Among different challenges facing those who manage assets for pension funds, the governance and the dynamics of decision making are probably the most decisive for the pension fund long term success. While there is a wide and expanding range of literature and training programs on financial topics such as market and interest rate risk management, portfolio construction, alternative asset classes, performance benchmarking and so on, there are currently very few manuals at disposal of governing boards to guide them in designing successful decision-making process. This book aims to help to fill this gap by providing clear and implementable guidance through some real-life examples that any board member – but also a CIO - would be able recognize and put in practice.
In my roles of Chief Investment Officer for the Pension Fund of CERN and member of Investment Committee or Board member for other pension funds or organizations, I have experienced many situations and dilemmas discussed in this book. I will highlight a couple of them that address some of the most important and sometimes neglected risks for pension funds: over-reliance on models or advisors and mismatch between the governance structure and governance budget.
As discussed in the book, many pension fund boards use models to support their decision making but the fact is that models will never be perfect. At the same time if the board explicitly acknowledges the limitation of the model and endorses that judgement is required, this may – although it may sound counterintuitive - greatly improve its decision process and the quality of the outcomes. Many decisions at the board level do actually call for judgement and this is precisely where a structured decision process is important. In the same context, articulating the roles of advisors and the scope of their inputs to the decision process, as suggested by the authors in the book, is of key importance to ensure the accountability both at the Board and at the CIO level.
Last but not least, the most important and impactful decision that any Board needs to make is to identify those decisions that should fall under its remit as well as those that could be delegated to the CIO and internal team. In some instances the board may want to make as much decisions as possible because board members perceive it as a way to stay in control. Independently of the underlying reasons, such arrangement would typically lead to suboptimal use of governance budget (time, resources and competence), with potential negative long-term impact on the fund performance. The authors make a compelling case for Boards to distinguish between strategic and operational decisions and assign the different types of decisions to those levels in the governance structure where there is adequate governance budget – i.e. time, resources and competence - for them to be managed.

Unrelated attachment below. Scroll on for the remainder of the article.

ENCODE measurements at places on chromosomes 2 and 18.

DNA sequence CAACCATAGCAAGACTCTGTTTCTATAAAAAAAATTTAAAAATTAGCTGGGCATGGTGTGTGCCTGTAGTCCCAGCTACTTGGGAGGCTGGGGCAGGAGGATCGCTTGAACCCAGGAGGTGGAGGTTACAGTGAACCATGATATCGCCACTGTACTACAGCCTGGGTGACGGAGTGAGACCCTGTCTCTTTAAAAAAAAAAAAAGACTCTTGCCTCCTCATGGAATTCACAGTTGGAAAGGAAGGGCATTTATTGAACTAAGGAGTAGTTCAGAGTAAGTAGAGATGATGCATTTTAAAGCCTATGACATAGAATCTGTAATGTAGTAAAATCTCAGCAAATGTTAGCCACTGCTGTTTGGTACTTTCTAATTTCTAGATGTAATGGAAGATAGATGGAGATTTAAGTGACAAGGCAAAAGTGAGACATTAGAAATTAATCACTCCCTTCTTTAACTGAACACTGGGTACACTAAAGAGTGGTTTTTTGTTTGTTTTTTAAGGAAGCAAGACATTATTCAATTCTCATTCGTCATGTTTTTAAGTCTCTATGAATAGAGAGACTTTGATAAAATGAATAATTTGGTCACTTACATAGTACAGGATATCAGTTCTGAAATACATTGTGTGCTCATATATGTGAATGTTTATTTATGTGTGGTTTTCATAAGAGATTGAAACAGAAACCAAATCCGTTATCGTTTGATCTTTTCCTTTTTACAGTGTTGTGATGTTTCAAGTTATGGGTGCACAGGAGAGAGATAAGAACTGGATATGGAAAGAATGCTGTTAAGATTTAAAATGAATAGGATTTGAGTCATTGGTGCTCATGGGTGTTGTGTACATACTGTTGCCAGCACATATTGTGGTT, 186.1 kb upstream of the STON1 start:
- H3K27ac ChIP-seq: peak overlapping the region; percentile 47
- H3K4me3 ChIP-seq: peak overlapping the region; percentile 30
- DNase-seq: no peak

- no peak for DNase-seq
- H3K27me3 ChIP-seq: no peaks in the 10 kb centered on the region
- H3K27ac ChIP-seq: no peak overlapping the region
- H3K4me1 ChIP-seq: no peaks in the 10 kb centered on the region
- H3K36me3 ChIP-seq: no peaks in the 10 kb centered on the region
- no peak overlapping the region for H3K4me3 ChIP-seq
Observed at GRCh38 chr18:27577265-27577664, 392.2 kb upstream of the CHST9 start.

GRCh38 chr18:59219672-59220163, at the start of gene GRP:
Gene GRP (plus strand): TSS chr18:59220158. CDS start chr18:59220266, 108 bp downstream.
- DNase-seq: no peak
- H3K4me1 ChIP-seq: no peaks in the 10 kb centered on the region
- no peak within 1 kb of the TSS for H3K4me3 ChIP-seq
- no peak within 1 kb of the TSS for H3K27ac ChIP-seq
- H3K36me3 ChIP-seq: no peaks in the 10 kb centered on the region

In the current times of uncertainty with elevated geopolitical risks, forceful monetary tightening and unexpected financial vulnerabilities, it is particularly important for the Boards to identify and harvest all possible sources of alpha. My years of experience investing in a wide range of asset classes taught me that the investment alpha is scarce and very often difficult to access. Investment alpha can be very costly and its persistence is sometimes questionable. But there are fortunately other types of alpha that are more accessible and the governance alpha is definitely one of them. I believe that this work of Martijn Vos and Alfred Slager, where they put in practice their extensive hands-on experience and academic excellence, can greatly assist the Board in creating their own governance alpha.
Chief Investment Officer of CERN Pension Fund